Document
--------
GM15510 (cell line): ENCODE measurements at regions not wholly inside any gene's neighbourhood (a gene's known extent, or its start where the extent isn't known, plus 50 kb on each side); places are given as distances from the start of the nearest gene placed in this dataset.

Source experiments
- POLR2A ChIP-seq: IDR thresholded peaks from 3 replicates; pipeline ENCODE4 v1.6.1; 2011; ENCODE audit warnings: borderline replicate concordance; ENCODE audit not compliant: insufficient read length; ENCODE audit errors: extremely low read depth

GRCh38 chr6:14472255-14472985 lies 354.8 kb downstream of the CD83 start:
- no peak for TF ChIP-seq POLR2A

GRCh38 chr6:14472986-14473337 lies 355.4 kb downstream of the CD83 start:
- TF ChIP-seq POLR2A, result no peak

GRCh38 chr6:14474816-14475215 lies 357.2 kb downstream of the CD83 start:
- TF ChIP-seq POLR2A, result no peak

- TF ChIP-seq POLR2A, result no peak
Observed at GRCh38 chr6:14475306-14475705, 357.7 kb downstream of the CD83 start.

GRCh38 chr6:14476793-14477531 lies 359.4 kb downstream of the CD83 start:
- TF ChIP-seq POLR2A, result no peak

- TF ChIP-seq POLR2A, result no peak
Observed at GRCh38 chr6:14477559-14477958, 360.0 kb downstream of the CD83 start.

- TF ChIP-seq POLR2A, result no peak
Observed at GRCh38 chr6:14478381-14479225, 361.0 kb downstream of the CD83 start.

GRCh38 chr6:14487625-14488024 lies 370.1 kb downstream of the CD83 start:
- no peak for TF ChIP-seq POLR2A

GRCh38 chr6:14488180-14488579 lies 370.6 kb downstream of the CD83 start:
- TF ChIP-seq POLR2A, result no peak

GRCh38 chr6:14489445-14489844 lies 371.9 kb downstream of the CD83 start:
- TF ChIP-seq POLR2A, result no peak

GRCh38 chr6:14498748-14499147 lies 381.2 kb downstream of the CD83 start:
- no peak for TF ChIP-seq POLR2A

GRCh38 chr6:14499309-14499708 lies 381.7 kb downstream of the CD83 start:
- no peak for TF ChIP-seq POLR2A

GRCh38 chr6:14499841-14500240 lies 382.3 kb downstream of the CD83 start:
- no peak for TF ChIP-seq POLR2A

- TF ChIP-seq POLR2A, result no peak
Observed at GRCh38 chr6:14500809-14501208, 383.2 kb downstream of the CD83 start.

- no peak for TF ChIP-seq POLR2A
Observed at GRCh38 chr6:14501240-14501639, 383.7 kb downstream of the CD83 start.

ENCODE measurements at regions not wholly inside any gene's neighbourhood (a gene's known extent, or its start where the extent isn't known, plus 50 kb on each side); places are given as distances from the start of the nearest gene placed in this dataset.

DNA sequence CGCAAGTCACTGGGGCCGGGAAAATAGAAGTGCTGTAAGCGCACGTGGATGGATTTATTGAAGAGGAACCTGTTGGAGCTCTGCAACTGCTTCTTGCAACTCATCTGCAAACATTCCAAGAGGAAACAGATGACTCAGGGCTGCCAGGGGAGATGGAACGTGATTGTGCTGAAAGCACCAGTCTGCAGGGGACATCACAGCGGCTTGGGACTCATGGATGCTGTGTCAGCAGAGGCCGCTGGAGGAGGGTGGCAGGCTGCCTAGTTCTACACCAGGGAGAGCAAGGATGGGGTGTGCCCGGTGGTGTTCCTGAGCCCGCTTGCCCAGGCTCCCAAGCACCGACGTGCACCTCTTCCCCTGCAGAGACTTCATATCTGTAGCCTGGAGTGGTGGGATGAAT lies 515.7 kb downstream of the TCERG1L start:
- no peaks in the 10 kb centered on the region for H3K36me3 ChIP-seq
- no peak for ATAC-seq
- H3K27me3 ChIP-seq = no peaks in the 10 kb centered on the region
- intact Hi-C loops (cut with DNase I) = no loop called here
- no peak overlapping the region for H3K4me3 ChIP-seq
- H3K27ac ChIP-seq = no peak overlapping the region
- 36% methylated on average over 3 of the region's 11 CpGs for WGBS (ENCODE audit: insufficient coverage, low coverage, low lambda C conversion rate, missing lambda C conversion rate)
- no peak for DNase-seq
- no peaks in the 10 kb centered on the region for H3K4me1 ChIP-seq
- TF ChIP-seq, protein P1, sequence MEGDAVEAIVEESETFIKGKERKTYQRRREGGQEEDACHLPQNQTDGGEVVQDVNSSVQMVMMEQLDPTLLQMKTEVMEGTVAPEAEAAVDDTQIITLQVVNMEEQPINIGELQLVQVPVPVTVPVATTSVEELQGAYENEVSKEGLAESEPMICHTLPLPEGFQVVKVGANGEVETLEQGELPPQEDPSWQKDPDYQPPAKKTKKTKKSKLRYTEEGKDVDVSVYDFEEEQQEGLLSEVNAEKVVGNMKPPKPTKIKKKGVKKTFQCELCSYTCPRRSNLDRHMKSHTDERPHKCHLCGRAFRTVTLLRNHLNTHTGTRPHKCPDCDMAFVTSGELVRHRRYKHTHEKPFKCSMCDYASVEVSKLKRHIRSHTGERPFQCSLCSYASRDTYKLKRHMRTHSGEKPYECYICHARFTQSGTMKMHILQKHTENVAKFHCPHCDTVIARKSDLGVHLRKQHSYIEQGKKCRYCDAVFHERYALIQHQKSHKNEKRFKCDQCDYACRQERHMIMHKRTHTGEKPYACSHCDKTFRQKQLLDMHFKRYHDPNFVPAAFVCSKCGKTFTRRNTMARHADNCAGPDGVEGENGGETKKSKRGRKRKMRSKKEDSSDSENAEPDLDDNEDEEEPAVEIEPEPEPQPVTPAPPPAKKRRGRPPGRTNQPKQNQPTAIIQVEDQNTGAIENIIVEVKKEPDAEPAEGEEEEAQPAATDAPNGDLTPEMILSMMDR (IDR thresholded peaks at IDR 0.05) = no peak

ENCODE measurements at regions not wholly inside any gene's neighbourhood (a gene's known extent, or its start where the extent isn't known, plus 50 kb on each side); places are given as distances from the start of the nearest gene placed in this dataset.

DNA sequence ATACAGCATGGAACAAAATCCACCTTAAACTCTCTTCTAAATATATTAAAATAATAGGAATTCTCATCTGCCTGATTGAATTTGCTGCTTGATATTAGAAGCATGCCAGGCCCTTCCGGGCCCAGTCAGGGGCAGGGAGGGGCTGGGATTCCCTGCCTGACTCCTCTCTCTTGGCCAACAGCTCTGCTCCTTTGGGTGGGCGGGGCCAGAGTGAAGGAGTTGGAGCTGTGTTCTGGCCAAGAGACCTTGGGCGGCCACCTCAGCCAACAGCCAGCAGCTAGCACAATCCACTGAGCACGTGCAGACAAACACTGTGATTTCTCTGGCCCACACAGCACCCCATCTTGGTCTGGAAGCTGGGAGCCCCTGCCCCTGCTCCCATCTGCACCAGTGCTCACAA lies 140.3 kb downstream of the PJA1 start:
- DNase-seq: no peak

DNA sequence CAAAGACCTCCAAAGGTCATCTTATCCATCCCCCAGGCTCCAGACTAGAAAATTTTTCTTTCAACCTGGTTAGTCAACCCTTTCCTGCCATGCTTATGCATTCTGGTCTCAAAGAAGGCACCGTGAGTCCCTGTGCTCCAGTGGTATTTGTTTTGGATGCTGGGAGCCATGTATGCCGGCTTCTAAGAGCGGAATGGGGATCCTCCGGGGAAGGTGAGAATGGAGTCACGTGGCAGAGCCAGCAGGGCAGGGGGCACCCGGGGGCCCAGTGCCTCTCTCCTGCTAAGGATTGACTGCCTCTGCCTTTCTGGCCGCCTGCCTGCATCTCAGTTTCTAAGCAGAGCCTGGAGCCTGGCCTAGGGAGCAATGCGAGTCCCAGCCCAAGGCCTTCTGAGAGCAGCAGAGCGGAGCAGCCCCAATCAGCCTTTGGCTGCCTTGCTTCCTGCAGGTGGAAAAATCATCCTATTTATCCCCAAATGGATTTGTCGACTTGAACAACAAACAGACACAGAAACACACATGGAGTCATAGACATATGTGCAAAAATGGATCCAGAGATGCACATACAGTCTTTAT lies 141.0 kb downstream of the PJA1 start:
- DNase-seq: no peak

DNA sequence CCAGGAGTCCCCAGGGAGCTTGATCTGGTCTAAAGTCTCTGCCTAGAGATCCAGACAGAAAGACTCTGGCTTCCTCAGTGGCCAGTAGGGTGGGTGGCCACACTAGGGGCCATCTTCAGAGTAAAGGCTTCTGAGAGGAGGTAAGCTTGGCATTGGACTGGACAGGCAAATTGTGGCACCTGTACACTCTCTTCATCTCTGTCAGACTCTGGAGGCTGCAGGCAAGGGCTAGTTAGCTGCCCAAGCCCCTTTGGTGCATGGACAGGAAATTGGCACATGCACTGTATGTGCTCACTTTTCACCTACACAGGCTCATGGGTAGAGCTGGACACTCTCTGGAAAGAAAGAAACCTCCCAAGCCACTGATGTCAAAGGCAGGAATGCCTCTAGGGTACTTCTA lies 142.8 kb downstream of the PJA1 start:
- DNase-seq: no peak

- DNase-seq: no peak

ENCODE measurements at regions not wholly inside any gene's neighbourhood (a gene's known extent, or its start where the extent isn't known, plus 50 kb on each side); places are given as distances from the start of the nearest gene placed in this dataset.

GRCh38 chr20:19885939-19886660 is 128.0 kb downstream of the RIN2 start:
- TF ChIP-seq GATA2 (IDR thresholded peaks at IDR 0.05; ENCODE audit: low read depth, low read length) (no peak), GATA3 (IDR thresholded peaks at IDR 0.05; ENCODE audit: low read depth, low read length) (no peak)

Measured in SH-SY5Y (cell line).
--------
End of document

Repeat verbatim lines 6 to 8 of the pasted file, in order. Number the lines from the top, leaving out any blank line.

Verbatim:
GRCh38 chr6:14472986-14473337 lies 355.4 kb downstream of the CD83 start:
- TF ChIP-seq POLR2A, result no peak

GRCh38 chr6:14474816-14475215 lies 357.2 kb downstream of the CD83 start: